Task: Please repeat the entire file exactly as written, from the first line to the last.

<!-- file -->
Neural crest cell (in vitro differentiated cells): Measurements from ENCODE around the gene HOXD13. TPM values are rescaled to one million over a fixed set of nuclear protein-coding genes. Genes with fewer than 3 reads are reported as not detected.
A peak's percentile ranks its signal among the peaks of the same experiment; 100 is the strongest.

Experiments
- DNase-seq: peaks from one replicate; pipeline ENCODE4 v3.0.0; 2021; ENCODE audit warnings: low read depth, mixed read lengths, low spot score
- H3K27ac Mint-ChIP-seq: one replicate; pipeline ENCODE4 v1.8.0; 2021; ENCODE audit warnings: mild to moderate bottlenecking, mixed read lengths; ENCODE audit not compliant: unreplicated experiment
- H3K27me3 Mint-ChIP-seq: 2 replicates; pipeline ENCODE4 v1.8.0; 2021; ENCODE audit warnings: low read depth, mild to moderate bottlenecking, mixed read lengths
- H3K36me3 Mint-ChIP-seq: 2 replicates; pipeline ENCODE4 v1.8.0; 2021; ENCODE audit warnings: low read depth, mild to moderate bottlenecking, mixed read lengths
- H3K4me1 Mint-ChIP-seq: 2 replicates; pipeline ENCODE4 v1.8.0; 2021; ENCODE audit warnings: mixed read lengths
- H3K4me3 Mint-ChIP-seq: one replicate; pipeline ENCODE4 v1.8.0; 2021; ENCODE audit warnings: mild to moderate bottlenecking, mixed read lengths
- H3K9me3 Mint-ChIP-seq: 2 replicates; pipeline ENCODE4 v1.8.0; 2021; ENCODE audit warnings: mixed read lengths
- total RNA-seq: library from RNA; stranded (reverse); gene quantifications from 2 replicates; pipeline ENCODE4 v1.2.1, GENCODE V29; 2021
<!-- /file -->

Neural crest cell (in vitro differentiated cells): Measurements from ENCODE around the gene HOXD13. TPM values are rescaled to one million over a fixed set of nuclear protein-coding genes. Genes with fewer than 3 reads are reported as not detected.
A peak's percentile ranks its signal among the peaks of the same experiment; 100 is the strongest.

Experiments
- DNase-seq: peaks from one replicate; pipeline ENCODE4 v3.0.0; 2021; ENCODE audit warnings: low read depth, mixed read lengths, low spot score
- H3K27ac Mint-ChIP-seq: one replicate; pipeline ENCODE4 v1.8.0; 2021; ENCODE audit warnings: mild to moderate bottlenecking, mixed read lengths; ENCODE audit not compliant: unreplicated experiment
- H3K27me3 Mint-ChIP-seq: 2 replicates; pipeline ENCODE4 v1.8.0; 2021; ENCODE audit warnings: low read depth, mild to moderate bottlenecking, mixed read lengths
- H3K36me3 Mint-ChIP-seq: 2 replicates; pipeline ENCODE4 v1.8.0; 2021; ENCODE audit warnings: low read depth, mild to moderate bottlenecking, mixed read lengths
- H3K4me1 Mint-ChIP-seq: 2 replicates; pipeline ENCODE4 v1.8.0; 2021; ENCODE audit warnings: mixed read lengths
- H3K4me3 Mint-ChIP-seq: one replicate; pipeline ENCODE4 v1.8.0; 2021; ENCODE audit warnings: mild to moderate bottlenecking, mixed read lengths
- H3K9me3 Mint-ChIP-seq: 2 replicates; pipeline ENCODE4 v1.8.0; 2021; ENCODE audit warnings: mixed read lengths
- total RNA-seq: library from RNA; stranded (reverse); gene quantifications from 2 replicates; pipeline ENCODE4 v1.2.1, GENCODE V29; 2021